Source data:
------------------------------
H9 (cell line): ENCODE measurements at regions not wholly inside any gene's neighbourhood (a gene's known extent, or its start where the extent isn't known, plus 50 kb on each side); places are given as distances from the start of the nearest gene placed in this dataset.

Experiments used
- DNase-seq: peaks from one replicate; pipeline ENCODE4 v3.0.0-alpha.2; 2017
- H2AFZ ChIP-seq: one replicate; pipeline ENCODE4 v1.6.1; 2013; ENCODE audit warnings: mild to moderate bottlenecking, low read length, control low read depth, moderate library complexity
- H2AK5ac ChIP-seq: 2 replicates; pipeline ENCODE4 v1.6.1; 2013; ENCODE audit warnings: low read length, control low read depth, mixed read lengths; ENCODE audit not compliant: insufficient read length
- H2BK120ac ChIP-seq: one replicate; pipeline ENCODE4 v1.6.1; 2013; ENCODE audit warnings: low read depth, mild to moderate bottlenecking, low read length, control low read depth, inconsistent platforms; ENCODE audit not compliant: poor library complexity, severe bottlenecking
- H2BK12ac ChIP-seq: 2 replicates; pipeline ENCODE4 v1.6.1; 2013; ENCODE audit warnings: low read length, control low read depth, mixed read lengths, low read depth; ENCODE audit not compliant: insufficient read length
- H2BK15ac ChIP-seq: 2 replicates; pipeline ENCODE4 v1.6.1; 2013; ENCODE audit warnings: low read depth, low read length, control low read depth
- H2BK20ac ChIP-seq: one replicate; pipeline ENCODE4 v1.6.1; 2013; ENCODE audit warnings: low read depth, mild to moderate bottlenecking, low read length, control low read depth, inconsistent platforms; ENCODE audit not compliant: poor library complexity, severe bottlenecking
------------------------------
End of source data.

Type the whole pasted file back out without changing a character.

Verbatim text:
H9 (cell line): ENCODE measurements at regions not wholly inside any gene's neighbourhood (a gene's known extent, or its start where the extent isn't known, plus 50 kb on each side); places are given as distances from the start of the nearest gene placed in this dataset.

Experiments used
- DNase-seq: peaks from one replicate; pipeline ENCODE4 v3.0.0-alpha.2; 2017
- H2AFZ ChIP-seq: one replicate; pipeline ENCODE4 v1.6.1; 2013; ENCODE audit warnings: mild to moderate bottlenecking, low read length, control low read depth, moderate library complexity
- H2AK5ac ChIP-seq: 2 replicates; pipeline ENCODE4 v1.6.1; 2013; ENCODE audit warnings: low read length, control low read depth, mixed read lengths; ENCODE audit not compliant: insufficient read length
- H2BK120ac ChIP-seq: one replicate; pipeline ENCODE4 v1.6.1; 2013; ENCODE audit warnings: low read depth, mild to moderate bottlenecking, low read length, control low read depth, inconsistent platforms; ENCODE audit not compliant: poor library complexity, severe bottlenecking
- H2BK12ac ChIP-seq: 2 replicates; pipeline ENCODE4 v1.6.1; 2013; ENCODE audit warnings: low read length, control low read depth, mixed read lengths, low read depth; ENCODE audit not compliant: insufficient read length
- H2BK15ac ChIP-seq: 2 replicates; pipeline ENCODE4 v1.6.1; 2013; ENCODE audit warnings: low read depth, low read length, control low read depth
- H2BK20ac ChIP-seq: one replicate; pipeline ENCODE4 v1.6.1; 2013; ENCODE audit warnings: low read depth, mild to moderate bottlenecking, low read length, control low read depth, inconsistent platforms; ENCODE audit not compliant: poor library complexity, severe bottlenecking